A student may pursue a minor in environmental studies with the academic advisor’s approval. The student must declare the selection of the minor in the office of the student’s major academic dean. Further information may be obtained from the School of the Environment, Office of the Dean, Byrnes Building, Room 702I, University of South Carolina, Columbia, SC 29208; phone: 803-777-1325; e-mail: meerm@environ.sc.edu.

A student may also pursue an emphasis in environmental studies through the Bachelor of Arts in Interdisciplinary Studies (B.A.I.S.) degree program or the Bachelor of Science in Interdisciplinary Studies (B.S.I.S.) degree program. Contact the appropriate college for information on interdisciplinary studies programs.

Minor Requirements

Core Requirements (12-13 hours)

(one course from each group)

Group A
BIOL 270 Introduction to Environmental Biology (3), including BIOL 270L (1) or
GEOG 343 Human Impact on the Environment (3)

Group B
GEOL 215 Coastal Environments of the Southeast (3) or
GEOL 205 Earth Resources (3)

Group C
GINT 477 Ecology and Politics (3) or
PHIL 341 Environmental Ethics (3)

Group D
ECON 548 Environmental Economics (3)1 (Suggested prereq: ECON 221 and 222 or ECON 224) or
ECON 500 Urban Economics (3) or
ECON 508 Law and Economics (3)

1ECON 548 is preferred for Group D.

Additional Requirements Selected from List of Approved Courses (6 hours)

Selectives for students majoring in the College of Science and Mathematics or College of Engineering and Information Technology:

ANTH 565 Health and Disease in the Past (3)
ENVR 399 Independent Study (1-3) or ENVR 500 Environmental Practicum (3)
GEOG 346 Climate and Society (3)
GEOG 347 Water as a Resource (3)
GEOG 516 Coastal Zone Management (3)
GEOG 530 Environmental Hazards (3)
GEOG 566 Social Aspects of Environmental Planning and Management (3)
GEOG 568 Human Dimensions of Global Environmental Change (3) (Prereq: GEOG 343 or consent of instructor)
GEOG 569 {=ANTH 569} Environment and Development (3)
GINT 368 Interest Groups and Social Movements (3)
GINT 380 Comparative Politics of Developing Countries (3)
GINT 421 Law and Contemporary International Problems (3)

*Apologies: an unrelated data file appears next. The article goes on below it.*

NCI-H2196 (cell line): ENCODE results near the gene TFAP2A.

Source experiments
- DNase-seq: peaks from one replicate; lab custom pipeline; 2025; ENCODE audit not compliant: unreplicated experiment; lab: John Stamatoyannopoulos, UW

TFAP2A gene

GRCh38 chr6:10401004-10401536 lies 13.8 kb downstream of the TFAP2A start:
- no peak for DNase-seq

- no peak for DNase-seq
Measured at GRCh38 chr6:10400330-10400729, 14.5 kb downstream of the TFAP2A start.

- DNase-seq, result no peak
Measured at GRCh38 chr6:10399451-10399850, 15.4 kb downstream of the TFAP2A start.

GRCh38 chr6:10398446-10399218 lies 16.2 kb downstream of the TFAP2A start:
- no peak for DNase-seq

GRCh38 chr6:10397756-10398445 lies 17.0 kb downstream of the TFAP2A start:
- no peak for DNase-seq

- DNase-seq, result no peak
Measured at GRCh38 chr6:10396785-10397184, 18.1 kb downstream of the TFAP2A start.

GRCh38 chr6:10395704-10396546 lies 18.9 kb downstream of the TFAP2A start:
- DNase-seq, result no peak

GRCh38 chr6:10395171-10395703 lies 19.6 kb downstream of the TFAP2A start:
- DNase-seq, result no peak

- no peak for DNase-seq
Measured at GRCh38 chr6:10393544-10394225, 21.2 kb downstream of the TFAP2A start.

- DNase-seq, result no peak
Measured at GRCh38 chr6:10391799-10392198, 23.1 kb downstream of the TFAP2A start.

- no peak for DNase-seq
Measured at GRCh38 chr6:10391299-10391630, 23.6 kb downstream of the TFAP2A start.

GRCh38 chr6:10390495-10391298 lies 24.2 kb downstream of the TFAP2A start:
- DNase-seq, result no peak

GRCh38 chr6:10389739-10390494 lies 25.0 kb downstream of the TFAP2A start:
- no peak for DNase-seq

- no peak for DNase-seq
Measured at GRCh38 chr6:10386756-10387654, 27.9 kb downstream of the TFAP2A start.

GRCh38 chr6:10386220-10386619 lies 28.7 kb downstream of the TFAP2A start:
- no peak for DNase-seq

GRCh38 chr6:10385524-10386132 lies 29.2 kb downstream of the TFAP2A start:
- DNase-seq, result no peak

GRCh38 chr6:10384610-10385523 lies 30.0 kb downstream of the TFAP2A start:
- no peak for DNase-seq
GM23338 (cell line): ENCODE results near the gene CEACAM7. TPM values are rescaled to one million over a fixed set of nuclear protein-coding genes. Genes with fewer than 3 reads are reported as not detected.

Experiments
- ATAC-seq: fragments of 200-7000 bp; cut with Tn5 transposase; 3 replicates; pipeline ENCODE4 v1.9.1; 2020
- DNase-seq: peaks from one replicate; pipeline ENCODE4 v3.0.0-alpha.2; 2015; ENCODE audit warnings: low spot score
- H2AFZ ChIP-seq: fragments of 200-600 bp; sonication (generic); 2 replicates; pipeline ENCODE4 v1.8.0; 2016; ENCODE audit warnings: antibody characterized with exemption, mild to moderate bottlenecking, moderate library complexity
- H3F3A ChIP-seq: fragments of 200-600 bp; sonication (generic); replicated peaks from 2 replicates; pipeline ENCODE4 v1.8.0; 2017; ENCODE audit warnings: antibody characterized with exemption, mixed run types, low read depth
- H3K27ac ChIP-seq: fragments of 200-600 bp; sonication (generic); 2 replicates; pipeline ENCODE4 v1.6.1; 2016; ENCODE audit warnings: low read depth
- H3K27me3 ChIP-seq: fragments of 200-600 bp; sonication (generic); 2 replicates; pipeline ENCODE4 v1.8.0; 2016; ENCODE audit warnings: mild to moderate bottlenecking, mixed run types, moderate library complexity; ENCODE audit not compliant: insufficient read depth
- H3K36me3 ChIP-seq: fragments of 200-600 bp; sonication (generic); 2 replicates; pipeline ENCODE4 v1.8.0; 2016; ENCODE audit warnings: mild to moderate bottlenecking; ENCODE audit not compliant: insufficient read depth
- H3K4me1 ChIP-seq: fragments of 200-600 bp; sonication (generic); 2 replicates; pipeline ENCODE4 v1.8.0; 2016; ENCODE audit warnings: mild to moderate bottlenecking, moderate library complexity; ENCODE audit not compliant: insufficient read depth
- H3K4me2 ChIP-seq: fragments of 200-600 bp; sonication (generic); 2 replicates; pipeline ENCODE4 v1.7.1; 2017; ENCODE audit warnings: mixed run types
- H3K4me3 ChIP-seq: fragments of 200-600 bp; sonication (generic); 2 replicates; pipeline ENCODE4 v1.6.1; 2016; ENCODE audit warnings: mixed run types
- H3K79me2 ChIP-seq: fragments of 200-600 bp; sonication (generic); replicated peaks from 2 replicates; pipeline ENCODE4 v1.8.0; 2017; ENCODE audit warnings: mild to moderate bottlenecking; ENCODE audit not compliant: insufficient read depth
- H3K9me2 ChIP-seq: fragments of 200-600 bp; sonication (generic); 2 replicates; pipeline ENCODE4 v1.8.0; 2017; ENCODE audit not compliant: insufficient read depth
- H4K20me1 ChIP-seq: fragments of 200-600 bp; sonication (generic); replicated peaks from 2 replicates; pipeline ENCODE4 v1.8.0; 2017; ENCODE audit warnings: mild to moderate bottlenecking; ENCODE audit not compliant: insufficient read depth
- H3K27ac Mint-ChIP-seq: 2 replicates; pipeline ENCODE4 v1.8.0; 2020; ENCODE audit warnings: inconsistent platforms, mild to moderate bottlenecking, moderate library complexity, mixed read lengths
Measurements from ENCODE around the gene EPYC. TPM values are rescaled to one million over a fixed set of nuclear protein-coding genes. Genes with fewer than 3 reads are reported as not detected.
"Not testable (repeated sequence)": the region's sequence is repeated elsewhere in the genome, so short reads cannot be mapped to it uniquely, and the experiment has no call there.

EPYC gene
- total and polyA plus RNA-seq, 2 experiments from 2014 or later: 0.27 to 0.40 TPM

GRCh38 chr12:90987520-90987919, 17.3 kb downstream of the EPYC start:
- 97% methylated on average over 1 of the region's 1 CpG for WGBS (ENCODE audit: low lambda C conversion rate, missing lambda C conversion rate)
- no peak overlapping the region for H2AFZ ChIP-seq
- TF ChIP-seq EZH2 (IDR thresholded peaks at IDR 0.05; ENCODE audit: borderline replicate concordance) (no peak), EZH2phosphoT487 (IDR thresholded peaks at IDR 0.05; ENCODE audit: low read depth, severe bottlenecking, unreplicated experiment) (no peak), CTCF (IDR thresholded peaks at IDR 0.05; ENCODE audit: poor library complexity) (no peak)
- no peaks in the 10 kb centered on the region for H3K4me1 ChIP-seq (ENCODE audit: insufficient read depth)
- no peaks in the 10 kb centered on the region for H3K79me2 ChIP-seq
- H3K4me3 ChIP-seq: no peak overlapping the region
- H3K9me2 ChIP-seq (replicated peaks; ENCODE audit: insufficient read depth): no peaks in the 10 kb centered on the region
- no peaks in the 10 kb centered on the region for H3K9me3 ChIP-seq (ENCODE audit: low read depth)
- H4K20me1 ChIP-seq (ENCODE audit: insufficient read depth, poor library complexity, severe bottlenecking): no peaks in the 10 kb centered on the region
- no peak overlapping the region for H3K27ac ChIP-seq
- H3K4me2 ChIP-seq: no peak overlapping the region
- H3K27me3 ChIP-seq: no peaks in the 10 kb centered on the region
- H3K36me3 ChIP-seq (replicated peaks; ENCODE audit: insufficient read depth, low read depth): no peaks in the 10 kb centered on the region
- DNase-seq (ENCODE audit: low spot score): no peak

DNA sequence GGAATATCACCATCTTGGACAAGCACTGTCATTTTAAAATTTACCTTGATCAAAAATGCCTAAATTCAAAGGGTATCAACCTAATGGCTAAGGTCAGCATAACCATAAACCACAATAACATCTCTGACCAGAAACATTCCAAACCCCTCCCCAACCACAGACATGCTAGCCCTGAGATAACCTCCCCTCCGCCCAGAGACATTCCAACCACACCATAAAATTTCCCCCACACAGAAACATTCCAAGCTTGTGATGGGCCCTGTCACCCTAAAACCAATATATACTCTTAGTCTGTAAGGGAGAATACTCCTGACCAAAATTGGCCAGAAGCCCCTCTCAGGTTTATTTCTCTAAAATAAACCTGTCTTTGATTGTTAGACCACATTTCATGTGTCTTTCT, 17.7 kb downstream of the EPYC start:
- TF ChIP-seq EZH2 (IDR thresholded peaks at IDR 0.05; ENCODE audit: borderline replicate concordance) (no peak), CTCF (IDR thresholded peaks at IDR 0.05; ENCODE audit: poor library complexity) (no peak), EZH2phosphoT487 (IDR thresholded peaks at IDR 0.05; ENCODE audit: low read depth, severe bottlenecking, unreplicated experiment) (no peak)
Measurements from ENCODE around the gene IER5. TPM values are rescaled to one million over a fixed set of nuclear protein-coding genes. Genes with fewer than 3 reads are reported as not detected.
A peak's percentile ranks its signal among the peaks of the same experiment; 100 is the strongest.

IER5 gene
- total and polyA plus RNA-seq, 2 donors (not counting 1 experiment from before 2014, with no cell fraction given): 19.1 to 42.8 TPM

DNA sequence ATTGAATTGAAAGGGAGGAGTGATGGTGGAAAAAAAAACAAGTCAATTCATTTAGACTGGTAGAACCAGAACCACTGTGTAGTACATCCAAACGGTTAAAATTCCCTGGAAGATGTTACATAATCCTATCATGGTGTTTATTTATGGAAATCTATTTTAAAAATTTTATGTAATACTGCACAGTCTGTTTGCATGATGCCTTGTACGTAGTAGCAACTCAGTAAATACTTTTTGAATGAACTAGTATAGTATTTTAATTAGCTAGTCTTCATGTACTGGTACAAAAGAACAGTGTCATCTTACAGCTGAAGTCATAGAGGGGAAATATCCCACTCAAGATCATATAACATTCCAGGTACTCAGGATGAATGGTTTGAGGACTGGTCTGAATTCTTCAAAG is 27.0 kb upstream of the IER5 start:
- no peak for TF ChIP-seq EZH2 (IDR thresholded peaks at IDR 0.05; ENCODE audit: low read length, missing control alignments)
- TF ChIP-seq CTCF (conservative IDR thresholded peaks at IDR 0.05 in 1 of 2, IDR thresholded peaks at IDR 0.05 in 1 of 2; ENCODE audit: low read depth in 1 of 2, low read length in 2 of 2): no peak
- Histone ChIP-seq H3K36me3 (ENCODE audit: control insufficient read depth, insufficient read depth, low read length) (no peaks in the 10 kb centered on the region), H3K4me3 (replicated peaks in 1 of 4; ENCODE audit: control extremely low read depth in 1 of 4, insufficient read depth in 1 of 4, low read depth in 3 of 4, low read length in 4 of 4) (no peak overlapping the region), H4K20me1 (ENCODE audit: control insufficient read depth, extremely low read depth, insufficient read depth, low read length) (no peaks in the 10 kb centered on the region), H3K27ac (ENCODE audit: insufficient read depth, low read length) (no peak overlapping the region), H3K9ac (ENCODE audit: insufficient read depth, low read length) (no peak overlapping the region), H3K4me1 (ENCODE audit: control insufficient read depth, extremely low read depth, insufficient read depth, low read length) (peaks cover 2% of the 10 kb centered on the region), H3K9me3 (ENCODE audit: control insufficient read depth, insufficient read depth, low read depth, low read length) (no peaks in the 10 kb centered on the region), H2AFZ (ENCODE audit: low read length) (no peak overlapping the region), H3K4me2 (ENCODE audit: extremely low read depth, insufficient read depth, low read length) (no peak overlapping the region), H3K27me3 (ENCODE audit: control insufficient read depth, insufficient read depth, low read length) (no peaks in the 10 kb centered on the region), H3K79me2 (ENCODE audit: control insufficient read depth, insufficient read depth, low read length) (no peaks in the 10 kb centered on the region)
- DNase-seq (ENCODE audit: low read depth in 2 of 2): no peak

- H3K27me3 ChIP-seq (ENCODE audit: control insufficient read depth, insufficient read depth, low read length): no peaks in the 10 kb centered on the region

GINT 431 Science, Technology and World Affairs (3)
HIST 448 American Environmental History (3)
JOUR 562 The Journalism of Science and Technology (3)
PHIL 317 Ethics of Science and Technology (3)
SEGL 307 Literature and Nature (3) (only at USC Spartanburg)
SOCY 315 World Population: Problems and Policies (3)

Selectives for students majoring in all other colleges and schools (except Science and Mathematics and Engineering and Information Technology):

BIOL 301 Ecology and Evolution (3) (Prereq: BIOL 102 or MSCI 311)
BIOL 570 Principles of Ecology (3) (Prereq: BIOL 301 or MSCI 311)
CHEM 321 Quantitative Analysis (3) (Prereq: CHEM 112 or SCCC 104; coreq: CHEM 321L)
ENVR 399 Independent Study (1-3) or ENVR 500 Environmental Practicum (3)
GEOG 346 Climate and Society (3)
GEOG 347 Water as a Resource (3)
GEOL 560 Earth Resource Management (3)
GEOL 561 Environmental Field Geology (6)
GEOL 570 Environmental Hydrogeology (3) (Prereq: GEOL 101 and CHEM 111 or their equivalents)
MSCI 390 Science and Environmental Policy (3) (Prereq: BIOL 301 or MSCI 311, or permission of instructor)
MSCI 557 Coastal Processes {=GEOL 557} (Prereq: consent of instructor)
ECIV 350 Introduction to Environmental Engineering (3) (Prereq: CHEM 111, MATH 141)
ECIV 551 Elements of Water and Wastewater Treatment (3) (Prereq: ECIV 350)
ENGR 540 Environmentally Conscious Manufacturing (3) (Prereq: graduate student standing or consent of instructor)
STAT 519 Sampling (3) (Prereq: STAT 515 or equivalent)

Course Descriptions

  • ANTH 565--Health and Disease in the Past. (3) Varieties and effects of disease patterns among past populations illustrating biological, environmental, and cultural interrelationships.
  • BIOL 270--Introduction to Environmental Biology. (3) Basic ecological principles and the impacts of human population growth and technology. Not for major credit.
  • BIOL 270L--Introduction to Environmental Biology Laboratory. (1) (Prereq or coreq: BIOL 270) Demonstrations, data analyses, discussions, and films relating to human ecology, resource use, and environmental impact. Two hours per week. Not for major credit.